Create Home Videos Using WMM

Published Date
01 - Jun - 2005
| Last Updated
01 - Jun - 2005
Create Home Videos Using WMM
So you got yourself a brand new camcorder? And you need to share your videos with family by burning VCDs and distributing them? We get into the nitty-gritty of WMM so you can do just that-rest assured, 30 minutes of familiarisation is all it'll take!

What You'll Need
A camcorder, a TV tuner card if you have an analogue camera, and Windows Movie Maker (WMM), which comes pre-installed with Windows XP. You may want to download WMM2, which is the updated version, from

Note that WMM2 comes bundled with XP Service Pack 2. The key difference between WMM1 and WMM2 is that WMM2 allows you to burn a CD in the WMV or HighMat formats.

However, HighMat does not enjoy widespread support, so you're better off burning a simple VCD using third-party software such as Nero or Easy CD. The other difference is the added effects. Everything else is essentially the same.

Step 1. Firing Up Movie Maker
To start the program, navigate to Start > All Programs > Accessories > Windows Movie Maker.

Step 2. Configuring The Audio/Video Devices
To configure your video device in the software, you may click 'Change Device', and you will get a configuration window where 'Video:' will show the various video capture devices available (if you have multiple TV tuners or FireWire ports.

In the latter case, you will need to have the camera connected to it, otherwise the FireWire port will not show up.)

Choose the appropriate video and audio devices and the correct line-in settings if you are using a TV tuner (as opposed to a FireWire connection).

Step 3. Encoding    
On clicking 'OK', you will return to the previous screen where you can make adjustments to the quality. If after setting the quality to High Quality you are not satisfied, we recommend you click 'other' and select 'Video for broadband NTSC (768Kbps)'.

The automatic clip creation feature works really well. What it essentially does is, it detects scene changes, and saves each scene as a separate video file, or clip, so you need not cut out different video clips or leave too much gap in between the different recordings.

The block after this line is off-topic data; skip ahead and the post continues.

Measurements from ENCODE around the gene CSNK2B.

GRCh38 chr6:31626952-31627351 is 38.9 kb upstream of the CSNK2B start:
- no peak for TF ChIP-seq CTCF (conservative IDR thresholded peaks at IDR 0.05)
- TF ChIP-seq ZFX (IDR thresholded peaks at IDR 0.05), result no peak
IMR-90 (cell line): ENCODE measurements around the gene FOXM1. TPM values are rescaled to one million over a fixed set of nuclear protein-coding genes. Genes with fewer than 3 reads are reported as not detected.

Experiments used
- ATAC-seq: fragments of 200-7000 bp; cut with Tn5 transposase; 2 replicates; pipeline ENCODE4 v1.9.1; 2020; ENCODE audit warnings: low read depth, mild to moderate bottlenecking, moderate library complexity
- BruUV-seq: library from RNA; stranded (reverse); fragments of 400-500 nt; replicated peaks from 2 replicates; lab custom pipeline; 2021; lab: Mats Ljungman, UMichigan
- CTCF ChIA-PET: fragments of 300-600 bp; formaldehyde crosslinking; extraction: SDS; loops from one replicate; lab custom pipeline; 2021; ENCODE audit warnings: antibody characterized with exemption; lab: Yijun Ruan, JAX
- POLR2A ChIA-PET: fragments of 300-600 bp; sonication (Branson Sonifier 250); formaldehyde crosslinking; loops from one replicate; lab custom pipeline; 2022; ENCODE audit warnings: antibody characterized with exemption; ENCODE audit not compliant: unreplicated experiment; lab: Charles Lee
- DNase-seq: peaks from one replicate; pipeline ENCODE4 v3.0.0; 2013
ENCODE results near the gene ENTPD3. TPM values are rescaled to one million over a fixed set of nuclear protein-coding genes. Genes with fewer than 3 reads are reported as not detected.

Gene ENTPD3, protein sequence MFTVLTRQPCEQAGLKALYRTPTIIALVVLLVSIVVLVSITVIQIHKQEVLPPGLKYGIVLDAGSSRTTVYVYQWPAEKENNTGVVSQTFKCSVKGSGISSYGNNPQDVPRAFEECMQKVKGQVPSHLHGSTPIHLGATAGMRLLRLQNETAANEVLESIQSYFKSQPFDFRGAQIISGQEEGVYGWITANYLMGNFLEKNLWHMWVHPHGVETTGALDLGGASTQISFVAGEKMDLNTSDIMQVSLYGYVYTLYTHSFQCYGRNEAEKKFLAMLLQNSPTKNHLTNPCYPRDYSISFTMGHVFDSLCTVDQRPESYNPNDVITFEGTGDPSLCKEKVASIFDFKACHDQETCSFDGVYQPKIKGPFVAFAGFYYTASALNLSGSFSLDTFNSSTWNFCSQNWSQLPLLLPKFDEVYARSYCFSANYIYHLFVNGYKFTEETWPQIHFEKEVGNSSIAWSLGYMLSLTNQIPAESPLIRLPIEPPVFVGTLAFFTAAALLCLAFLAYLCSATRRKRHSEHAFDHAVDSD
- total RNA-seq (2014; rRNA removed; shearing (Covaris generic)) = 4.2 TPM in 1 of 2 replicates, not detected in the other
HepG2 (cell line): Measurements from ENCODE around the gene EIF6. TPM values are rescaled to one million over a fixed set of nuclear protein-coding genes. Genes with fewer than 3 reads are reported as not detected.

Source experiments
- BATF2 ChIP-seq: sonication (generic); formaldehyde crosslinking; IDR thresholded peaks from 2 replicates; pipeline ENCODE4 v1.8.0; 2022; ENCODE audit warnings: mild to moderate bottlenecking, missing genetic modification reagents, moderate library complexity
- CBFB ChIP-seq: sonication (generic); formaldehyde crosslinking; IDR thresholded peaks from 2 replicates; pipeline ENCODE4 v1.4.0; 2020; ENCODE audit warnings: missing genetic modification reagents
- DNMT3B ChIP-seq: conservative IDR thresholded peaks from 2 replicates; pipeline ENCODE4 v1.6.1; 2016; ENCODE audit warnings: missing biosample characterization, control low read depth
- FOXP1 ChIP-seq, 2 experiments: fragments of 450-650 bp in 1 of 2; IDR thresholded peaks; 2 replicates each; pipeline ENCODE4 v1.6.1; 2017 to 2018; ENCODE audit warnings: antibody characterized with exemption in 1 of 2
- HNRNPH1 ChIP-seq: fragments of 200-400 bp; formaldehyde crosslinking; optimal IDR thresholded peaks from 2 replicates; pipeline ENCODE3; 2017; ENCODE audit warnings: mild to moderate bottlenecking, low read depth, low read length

Step 4. Now you need to play the video file on your camcorder (if you connected via an S-Video cable or a regular A/V cable).

In case, you've connected via FireWire, you'll get the controls on the software itself-now you can play and record the movie from there.

Step 5. Once you've got all the contents onto the clip area, and you can see the various clips, you are ready to create your movie. Browse through the various clips and drag and drop the suitable ones onto the timeline area below. The neat thing about the timeline and clipping is that you can entirely change the order of the video!

Step 6. After you have the various clips on the timeline, you can, if you want, edit out unrequired stuff from the clips to make the movie crisp and fast-paced.

Step 7. After you've satisfactorily nipped and tucked your movie, you can preview the entire thing by clicking the first clip on the timeline and hitting 'Play' in the preview area.
If all is well and you're happy with the results, you're ready to save the movie file.

Step 8. Click on the 'Save Movie' button on top, and select the proper resolution. Remember, the higher the resolution, the more time your movie will take to save, and obviously, it'll occupy more space.

That's all there is to it, your very own home video is ready! Now just burn a VCD using your favourite burning software, and share all those precious moments!

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